Swami Aseemanand: Anti-conversion godman who sang, danced and prayed with tribals
But some of them recall he was a non-compromising proponent of Hindu Rashtra who did the most difficult task of “stalling Christian evangelism in tribal areas of Gujarat in the late nineties.”
Assemanand, as part of Hindu organisations, has worked in Bengal, Nagaland, Arunachal Pradesh, Assam, Tripura, Meghalaya and Mizoram, but his major work has been in the Dangs area of Gujarat, Andaman islands and in Jharkhand.
Born in Bengal to a family that believed in Hindu values and was close to the Ramakrishna Mission, active in that area, a senior RSS leader said, Aseemanand changed his name when he was initiated into sanyas by a guru, after which he got involved in work for tribals. “He was very clear that he would work for tribals right from the beginning.
He started in West Bengal after which some leaders of RSS noticed his work and sent him to Andamans in seventies, where the Sangh was trying to establish itself,” a senior leader of the RSS who has worked with him in Gujarat said. The senior leader said Aseemanand was disillusioned by Ramakrishna Mission but “has great regard for Swami Vivekananda and his call to Hindus. “His words to others were simple – get more Hindus to the fold but make sure not even one Hindu leaves it, because the threat to the religion is more when believers turn foes,” the leader said.
Aseemanand came to Gujarat in the late nineties to launch a ‘re-conversion’ movement in the tribal Dang district, where his aim was to mainly to keep a check on Christian conversions, activities of Christian pastors and reconvert as many Christians to Hinduism as possible.
“The RSS gives an aahuti (offerings) of its swayamsevaks every year to improve the lives of tribals,” a senior member of the VHP said. “Swamiji lived in Dangs for more than two years, trying to get people out of the Christian fold. Some of the families had converted into Christianity just in the seventies.
So he felt it was easy to get them or their children back into the Hindu fold,” he added. “His way of working was very different from others – he would live with them, have informers among them, speak their language,” said another leader said.
He would get people from other States who would sing lively bhajans and tell stories to the tribals. He would arrange for attractive celebrations during Hindu festivals.
He would also encourage tribal women to weave handicrafts with characters f r o m Ramayana. He also believed that it was important to discern between Dharam and Daan, to mean that those who cease being Hindus will also cease getting food, milk and medicines from patrons,” another leader said.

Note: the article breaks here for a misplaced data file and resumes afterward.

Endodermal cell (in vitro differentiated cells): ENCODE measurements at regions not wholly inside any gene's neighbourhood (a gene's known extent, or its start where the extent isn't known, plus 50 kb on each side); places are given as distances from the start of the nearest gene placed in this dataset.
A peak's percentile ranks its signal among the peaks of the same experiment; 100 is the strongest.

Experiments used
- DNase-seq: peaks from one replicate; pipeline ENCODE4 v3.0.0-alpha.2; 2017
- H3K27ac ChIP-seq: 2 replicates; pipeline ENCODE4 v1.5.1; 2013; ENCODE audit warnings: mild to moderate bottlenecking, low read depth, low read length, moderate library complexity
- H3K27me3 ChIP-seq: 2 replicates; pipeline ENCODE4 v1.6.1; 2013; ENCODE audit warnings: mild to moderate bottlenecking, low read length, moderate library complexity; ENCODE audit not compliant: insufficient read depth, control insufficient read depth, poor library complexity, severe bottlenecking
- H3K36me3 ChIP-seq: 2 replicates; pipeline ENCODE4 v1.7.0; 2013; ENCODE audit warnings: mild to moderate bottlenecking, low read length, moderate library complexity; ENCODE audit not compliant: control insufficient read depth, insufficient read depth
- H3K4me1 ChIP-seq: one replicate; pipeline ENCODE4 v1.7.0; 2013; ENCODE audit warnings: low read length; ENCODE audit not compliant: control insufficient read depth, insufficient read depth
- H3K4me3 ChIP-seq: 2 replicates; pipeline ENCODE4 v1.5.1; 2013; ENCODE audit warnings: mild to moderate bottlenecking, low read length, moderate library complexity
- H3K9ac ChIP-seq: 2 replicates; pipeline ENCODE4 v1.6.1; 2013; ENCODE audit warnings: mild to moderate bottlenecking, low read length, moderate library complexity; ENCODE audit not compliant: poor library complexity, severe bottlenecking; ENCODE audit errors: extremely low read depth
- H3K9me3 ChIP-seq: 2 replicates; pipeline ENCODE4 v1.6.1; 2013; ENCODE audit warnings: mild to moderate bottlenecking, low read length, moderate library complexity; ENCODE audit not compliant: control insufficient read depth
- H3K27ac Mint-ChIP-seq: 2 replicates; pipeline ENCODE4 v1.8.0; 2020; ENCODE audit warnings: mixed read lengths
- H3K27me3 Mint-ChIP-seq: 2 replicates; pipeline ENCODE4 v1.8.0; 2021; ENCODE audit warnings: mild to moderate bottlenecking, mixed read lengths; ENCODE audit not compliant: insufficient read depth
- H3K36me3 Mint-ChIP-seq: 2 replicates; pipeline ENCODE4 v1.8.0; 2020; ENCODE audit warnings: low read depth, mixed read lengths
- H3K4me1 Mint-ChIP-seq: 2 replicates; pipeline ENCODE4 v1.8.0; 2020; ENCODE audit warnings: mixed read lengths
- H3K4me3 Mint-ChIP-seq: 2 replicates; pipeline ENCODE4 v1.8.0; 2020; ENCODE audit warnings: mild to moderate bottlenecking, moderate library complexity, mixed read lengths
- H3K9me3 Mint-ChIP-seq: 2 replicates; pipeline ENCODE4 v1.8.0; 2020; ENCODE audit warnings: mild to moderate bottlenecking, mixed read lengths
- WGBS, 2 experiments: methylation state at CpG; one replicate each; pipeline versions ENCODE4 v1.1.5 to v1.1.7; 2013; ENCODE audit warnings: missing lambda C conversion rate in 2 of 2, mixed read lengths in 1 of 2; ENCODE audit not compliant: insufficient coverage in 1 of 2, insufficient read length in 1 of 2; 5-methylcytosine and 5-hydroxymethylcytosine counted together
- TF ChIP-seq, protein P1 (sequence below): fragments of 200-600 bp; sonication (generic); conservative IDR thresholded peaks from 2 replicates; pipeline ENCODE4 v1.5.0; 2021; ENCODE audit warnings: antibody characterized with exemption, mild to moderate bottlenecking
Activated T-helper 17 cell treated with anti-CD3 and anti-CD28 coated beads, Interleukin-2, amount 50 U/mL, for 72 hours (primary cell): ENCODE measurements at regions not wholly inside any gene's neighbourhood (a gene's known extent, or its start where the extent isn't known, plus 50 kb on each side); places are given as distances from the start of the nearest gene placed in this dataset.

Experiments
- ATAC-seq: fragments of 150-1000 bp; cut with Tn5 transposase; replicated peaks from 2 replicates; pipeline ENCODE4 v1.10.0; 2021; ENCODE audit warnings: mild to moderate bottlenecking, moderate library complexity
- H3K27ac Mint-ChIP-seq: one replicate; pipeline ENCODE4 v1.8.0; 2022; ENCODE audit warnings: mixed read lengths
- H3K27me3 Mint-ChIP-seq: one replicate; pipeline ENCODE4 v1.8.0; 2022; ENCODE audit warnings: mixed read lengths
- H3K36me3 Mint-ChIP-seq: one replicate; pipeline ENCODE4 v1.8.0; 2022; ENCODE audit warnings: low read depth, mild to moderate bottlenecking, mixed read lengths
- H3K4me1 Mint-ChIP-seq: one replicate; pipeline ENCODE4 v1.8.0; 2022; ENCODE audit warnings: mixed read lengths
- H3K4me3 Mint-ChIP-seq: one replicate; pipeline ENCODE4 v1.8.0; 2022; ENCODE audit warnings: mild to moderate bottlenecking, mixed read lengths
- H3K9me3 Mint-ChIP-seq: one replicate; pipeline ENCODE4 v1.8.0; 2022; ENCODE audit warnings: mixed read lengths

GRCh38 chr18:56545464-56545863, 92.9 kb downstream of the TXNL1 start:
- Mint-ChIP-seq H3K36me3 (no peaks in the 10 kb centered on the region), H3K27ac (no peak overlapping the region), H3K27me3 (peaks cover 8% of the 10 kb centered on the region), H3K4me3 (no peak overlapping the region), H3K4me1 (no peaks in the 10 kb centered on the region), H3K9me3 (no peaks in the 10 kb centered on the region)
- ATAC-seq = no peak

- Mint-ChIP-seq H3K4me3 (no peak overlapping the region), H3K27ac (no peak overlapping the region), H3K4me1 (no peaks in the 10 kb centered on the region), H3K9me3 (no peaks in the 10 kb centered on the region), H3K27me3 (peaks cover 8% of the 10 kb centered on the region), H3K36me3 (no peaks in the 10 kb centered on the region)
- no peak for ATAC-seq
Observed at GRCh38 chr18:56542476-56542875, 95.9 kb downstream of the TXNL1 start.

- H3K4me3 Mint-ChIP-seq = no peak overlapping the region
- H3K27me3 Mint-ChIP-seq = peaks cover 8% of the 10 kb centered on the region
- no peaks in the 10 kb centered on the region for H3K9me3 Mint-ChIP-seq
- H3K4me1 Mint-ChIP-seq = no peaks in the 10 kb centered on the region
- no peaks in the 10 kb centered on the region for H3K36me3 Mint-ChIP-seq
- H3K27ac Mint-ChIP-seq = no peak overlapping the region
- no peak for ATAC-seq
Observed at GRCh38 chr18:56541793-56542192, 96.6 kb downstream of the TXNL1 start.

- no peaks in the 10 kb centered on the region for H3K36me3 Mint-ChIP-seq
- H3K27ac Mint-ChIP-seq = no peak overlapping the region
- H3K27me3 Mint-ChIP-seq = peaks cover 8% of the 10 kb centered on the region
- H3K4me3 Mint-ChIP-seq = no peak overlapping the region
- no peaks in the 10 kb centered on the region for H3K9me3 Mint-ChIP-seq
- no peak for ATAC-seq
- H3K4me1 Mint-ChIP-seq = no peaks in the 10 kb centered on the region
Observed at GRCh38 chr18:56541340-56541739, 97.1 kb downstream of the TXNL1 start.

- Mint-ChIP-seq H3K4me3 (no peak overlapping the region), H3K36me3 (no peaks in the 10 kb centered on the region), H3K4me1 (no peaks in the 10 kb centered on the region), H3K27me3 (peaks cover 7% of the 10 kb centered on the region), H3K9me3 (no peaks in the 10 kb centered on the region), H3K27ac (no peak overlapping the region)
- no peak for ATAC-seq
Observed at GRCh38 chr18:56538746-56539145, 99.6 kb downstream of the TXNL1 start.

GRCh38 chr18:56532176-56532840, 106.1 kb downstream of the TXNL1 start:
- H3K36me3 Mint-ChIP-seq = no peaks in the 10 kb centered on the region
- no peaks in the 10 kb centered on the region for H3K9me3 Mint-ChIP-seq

Aseemanand’s activities i n Dangs, primarily a christian-tribal area are learnt to have caused anti-Christian riots which led to both the then prime minister Atal Bihari Vajpayee and Congress leader Sonia Gandhi paying a visit to the area.
Aseemanand, it is learnt, is said to have had problems with sangh leaders too. That he openly advocated demolishing churches went against the impression of the sangh that was known to be law abiding, and he was a man who listened to no one, another leader said. “The news of violence in a BJP ruled State was not good. Aseemanand did believe in the open use of violence to impose Hindu beliefs on people which also affected the formal working of the Hindu organisations in the State and their acceptance,” a sangh worker said.
Aseemanand built the Shabridham temple in Subir village in Gujarat at a spot he claimed was where Lord Ram was offered berries by Shabri. Apart from the 2006 Shabri Kumbh Mela that he organised with a lot of fanfare, Aseemanand in a course of five years held discourses and reconversion ceremonies in Dangs, Valsad, Navsari and several other places. “He would ask the tribals to wear Hanuman lockets to protect themselves. He would even organise prayer sabhas for the Hindus, to offer worship collectively, just like the Chrsitians and Muslims did,” another leader said, adding that unlike others, Aseemanand would always ask the tribals to pay for the worship material he would give them.
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